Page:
ethnic slur "welshed."

The word is “welched”, a betting term, meaning to default on payment upon losing a bet.

Where did Macolme get his info?

Cannot figure out which mailbag article is being referenced, though I have a vague recollection of one.

As to the OP, “welch” is a variant of “welsh.” And as a verb it is directly related to stereotyping about the Welsh. See most any dictionary. :slight_smile:

Here it is: Why can’t Prince Rainier become a king? (25-Dec-1992), and it is indeed a column by Cecil.
In the column, Cecil says, in apropos of Monaco’s independence, “during the French Revolution France welshed on the deal.”

A comment on the column was posted later:

As DSYoungEsq says, a dictionary can usually clear up confusion. From Merriam-Webster:

Also from Merriam-Webser:

Nothing in those references mentions a connection to Wales.

“Etymology: probably from Welsh, adjective” - the capital letter indicates the proper noun.

I have been searching online for a direct link between welshing on a bet, and Wales. So far, no joy. My Concise O.E.D. says “origin unknown.”

As someone who is Welsh I did some research of the term, and I believe the terms welch/welsh are connected as an ethnic slur. I thought they just might have been similar words that become connected, but it appears not. Welch is just a corrupted form of Welsh.

According to this it originated in betting where English bookmakers to avoid paying large debts fled over the border into Wales and were said to have gone Welsh.

So the slur is directed at the English then. It does refer to Wales, but only as a name of a country, not as a comment on the character of it’s inhabitants. Right?

Man, would you folks all settle down? Here, have some toast with cheese sauce on it. Tastes like rabbit!

Wales as the home of thieves? Someone who reneges on a bet has “gone Welsh”, which implies all Welshmen are thieves or cannot be trusted at least.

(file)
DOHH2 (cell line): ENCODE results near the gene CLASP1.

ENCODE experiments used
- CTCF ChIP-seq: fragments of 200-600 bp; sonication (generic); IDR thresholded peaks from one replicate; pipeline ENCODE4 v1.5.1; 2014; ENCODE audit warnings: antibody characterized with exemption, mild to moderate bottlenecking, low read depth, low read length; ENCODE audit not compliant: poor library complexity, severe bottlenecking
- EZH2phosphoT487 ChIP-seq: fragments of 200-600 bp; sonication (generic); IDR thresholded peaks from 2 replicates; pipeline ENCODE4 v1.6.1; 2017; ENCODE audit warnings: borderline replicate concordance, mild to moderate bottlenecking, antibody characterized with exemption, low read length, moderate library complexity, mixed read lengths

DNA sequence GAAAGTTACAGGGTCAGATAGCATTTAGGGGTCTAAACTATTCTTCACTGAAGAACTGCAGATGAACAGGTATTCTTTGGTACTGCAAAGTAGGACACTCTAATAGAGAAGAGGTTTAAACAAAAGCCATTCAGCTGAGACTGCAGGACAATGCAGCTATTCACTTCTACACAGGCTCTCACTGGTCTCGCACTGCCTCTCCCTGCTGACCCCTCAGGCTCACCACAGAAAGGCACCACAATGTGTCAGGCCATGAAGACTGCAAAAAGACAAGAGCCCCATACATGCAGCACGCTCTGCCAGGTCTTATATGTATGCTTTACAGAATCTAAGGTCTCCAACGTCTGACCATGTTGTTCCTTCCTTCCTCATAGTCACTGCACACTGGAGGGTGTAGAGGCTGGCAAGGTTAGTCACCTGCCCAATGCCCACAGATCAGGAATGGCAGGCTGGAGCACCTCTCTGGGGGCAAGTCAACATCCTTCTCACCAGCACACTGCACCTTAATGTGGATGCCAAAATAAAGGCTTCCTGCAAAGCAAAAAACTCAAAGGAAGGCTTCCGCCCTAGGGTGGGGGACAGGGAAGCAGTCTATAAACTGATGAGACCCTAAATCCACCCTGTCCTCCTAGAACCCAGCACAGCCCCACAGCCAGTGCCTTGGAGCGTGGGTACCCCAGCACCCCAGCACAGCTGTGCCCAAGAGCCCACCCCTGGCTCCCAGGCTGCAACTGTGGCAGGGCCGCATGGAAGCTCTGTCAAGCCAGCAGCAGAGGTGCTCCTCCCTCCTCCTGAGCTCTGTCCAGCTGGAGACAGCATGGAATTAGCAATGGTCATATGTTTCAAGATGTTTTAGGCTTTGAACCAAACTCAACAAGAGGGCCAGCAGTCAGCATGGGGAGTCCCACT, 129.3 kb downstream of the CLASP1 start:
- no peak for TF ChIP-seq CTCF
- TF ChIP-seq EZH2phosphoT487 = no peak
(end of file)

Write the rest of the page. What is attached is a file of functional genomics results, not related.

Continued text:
How dare you! This is a foul calumny. We only use real cheese.

The English bookies were the thieves. Wales was their destination, simply as the next country over. That’s how I read your cite, anyway.

Since my O.E.D says the origin is unknown, I’ll take it over a message board post. :slight_smile:

Speaking of message board posts, here’s one with a completely different explanation:

From here.

I thought “welch” meant to smear with grape jelly?

“Taffy was a Welshman
Taffy was a thief.”

Shakespeare’s notion of a Welshman seems to have been different; he seems them as either pedants or phony psychics.

…or to be a so-called “Christian” who wants to improve on Jesus’s morals?

It’s from the German verb “welken” which means “to fade”.*

Refers to the habit of bookmakers to “fade away” when it’s time to pay out.

Sod all to do with the taffs, even though it’s broadly accurate. :wink:

*well, ok… maybe it is, about as valid as any other theory though!


So after all that, we’re not sure whether it’s an ethnic slur or not? What a gyp.

We know that it is a version of the word “Welsh.” We know that it relates to a practice that is not favorable. We appear unaware for certain how that use of “welsh” came about, though one can draw certain conclusions about probability. With much of the origin of phrases or words, that’s about all one can manage, as samclem is often at pains to point out. :slight_smile:

As opposed to…? :wink: